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Personal Space: an invisible disability

The worst part about being disabled for me may surprise you.  In a previous post I invited you to share your thoughts about disability. (See:  The Worst Part of Being Disabled)

I face numerous frustrating challenges on a daily basis. I'm constantly dependent on others. I need help bathing and dressing. I can't drive, cook, hold a book or feed myself. I rely on family, employees, technology and the goodwill of others. Some days it's frustrating, but I've learned through experience how to manage all this help.

Other frustrations are attitudinal barriers. Today I live very comfortably and have a high family income. I'm an entrepreneur, but not because of my unquenchable desire to build businesses, but because very few companies would be willing to give me a job. I made the decision more than 15 years ago that I could build a business easier than I could find a job, so that's what I did.

My single biggest frustration however isn't getting the help I need or overcoming prejudice. Surprisingly it's much simpler, yet more complex.



I'm a sexual being.

We all are sexual beings from the moment we are born until the moment we die. Sigmund Freud suggested that sexuality was the primary motivation of everything we do on Earth.

Being a sexual person has very little to do with intercourse, or the pursuit thereof. It has to do with the way we see ourselves, and the way others perceive us. It's eye contact across a crowded room. It's brushing against someone on a subway. It's holding hands in a restaurant. It's making love in the grass under the stars.

My biggest frustration is that my disability prevents me from participating in this complex dance in the same way as others.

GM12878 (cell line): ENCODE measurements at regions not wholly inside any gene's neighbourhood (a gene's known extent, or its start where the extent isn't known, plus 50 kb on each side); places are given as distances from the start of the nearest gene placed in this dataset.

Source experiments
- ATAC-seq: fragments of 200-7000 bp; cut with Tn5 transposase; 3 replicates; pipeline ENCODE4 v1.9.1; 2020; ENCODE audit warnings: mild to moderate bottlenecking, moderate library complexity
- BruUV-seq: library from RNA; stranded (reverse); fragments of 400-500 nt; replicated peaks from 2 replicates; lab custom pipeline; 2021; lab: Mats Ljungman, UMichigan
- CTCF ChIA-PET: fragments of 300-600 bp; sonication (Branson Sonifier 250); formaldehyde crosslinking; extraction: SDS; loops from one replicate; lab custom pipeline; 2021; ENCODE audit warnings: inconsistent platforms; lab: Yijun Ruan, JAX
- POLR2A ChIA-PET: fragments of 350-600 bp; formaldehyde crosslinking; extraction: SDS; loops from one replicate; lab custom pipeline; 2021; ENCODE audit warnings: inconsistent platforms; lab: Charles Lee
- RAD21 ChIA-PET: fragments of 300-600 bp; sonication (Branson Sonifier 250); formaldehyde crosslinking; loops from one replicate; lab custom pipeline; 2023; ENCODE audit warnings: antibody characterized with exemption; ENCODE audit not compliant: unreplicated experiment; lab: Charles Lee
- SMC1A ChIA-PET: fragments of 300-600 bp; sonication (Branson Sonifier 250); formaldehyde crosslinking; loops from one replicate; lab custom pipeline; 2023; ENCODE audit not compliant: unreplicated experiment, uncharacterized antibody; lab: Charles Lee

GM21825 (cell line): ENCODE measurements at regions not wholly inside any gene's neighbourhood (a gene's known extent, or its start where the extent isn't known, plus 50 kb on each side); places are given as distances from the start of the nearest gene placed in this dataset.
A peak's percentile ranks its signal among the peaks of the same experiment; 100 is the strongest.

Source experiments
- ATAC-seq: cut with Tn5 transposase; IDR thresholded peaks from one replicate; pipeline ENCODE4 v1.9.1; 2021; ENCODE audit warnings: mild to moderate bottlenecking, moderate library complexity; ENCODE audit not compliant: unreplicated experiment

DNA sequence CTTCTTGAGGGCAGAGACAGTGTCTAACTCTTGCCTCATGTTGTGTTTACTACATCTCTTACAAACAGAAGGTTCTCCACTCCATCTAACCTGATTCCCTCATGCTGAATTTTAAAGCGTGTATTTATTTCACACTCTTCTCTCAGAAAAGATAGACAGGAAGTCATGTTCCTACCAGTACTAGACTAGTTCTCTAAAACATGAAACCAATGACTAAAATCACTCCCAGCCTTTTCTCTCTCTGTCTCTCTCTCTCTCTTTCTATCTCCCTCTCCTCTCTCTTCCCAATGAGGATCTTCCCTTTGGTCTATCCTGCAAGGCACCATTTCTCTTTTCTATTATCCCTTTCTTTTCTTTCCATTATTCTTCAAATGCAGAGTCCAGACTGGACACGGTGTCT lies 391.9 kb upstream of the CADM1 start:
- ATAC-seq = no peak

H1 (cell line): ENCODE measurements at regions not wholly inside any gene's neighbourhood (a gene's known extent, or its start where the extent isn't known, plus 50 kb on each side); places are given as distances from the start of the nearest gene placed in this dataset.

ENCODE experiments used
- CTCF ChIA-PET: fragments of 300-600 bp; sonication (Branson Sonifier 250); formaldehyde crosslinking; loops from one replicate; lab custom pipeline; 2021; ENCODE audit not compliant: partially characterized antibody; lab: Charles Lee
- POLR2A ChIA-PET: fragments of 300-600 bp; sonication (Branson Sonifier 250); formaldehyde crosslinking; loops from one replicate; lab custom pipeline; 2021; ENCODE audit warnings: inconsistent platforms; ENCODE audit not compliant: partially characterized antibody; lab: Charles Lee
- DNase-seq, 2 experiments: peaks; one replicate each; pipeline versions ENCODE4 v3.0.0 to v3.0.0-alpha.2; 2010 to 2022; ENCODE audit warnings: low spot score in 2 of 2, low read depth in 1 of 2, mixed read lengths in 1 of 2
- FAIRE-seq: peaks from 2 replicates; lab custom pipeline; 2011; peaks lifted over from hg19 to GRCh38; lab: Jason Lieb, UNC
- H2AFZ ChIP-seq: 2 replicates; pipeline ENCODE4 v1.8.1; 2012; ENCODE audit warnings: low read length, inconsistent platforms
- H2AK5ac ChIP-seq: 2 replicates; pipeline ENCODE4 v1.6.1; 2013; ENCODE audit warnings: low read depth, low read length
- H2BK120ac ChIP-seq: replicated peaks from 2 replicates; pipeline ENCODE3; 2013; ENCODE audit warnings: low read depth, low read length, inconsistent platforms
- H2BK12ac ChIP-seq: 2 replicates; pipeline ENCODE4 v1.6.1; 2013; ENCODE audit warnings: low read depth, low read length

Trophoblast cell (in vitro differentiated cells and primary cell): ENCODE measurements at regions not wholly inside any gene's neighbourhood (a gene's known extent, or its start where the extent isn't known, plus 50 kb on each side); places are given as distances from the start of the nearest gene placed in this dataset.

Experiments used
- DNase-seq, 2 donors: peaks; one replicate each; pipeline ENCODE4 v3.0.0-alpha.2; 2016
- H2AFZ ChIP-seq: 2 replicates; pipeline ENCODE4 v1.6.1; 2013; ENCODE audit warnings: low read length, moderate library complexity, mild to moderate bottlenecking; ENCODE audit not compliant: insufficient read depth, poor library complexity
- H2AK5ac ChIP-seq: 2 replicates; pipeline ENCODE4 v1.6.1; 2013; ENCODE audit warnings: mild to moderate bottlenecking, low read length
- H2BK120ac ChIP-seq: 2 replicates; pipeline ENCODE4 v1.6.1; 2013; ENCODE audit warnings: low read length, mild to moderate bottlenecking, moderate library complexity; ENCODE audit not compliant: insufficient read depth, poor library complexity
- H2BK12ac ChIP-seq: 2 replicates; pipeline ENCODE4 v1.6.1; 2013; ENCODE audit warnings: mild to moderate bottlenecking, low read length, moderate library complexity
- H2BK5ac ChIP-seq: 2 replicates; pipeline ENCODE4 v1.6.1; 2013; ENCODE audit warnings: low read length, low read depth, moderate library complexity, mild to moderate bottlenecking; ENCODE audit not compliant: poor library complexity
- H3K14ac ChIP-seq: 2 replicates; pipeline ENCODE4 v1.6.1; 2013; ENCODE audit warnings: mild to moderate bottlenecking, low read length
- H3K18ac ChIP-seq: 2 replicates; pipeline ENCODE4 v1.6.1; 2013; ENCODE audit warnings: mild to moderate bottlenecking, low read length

Everyone has personal space. Psychologists tell us it's about 18 inches for Americans. (Europeans accept a smaller personal space, while Arabic and Asian cultures expect greater personal space.) Personal space is an invisible force field around us. When another person enters this space, our comfort level is influenced by that person.

A stranger brushing against on a city street you may make you feel uncomfortable or defensive, even if it was accidental and innocent.  Conversely, a lover wrapping their arms around you from behind can be instantly soothing and even stimulating.

Society, culture, sexual identity and our own self-confidence influence these reactions in amazing ways.

I see it as a dance. You wake up in the morning. Do you take time to snuggle with your spouse, or pop out of bed with a quick peck on the cheek? Do you keep the door open in your own bathroom, or do you require more privacy? Do you squeeze into a crowded elevator, or wait for the next ride? Do you shake hands differently in a job interview? A work colleague has a good day; do you celebrate with a hug or a pat on the back? A football player will pat another man on the behind in front of 60,000 people, but probably wouldn't in the locker room. An attractive server in a restaurant will touch someone's shoulder, smile and make eye contact because flirting may lead to a bigger tip. Your personal space may shrink dramatically under the influence of alcohol.

All day, every day we move through the world dancing with others, testing the limits of our own personal space as well as that of the people around us.

The worst part about being disabled for me is that I don't get to participate in this dance in the same way as others. People perceive my personal space as much larger. I walk through the mall, and the crowd takes a wide berth around me. Mothers pull children aside when they see me coming.

People don't touch me. We take cues around touching from others. A pat on the back, platonic hugs, or brushing against someone intimately means that they are open to reciprocal touching. Each person you meet influences your personal space, and you influence theirs.

I'm someone who enjoys physical contact. I'm comfortable in my own skin. Others, however, see my physical space as larger. Friends don't hug; colleagues don't shake hands.

Part of this is my stature. I'm sitting all the time, so I have difficulty in public situations where people are standing. People don't know how to shake my hand. Where someone may put their hand on your back, turns into a pat on my head. I have conversations looking upward, rather than eye to eye.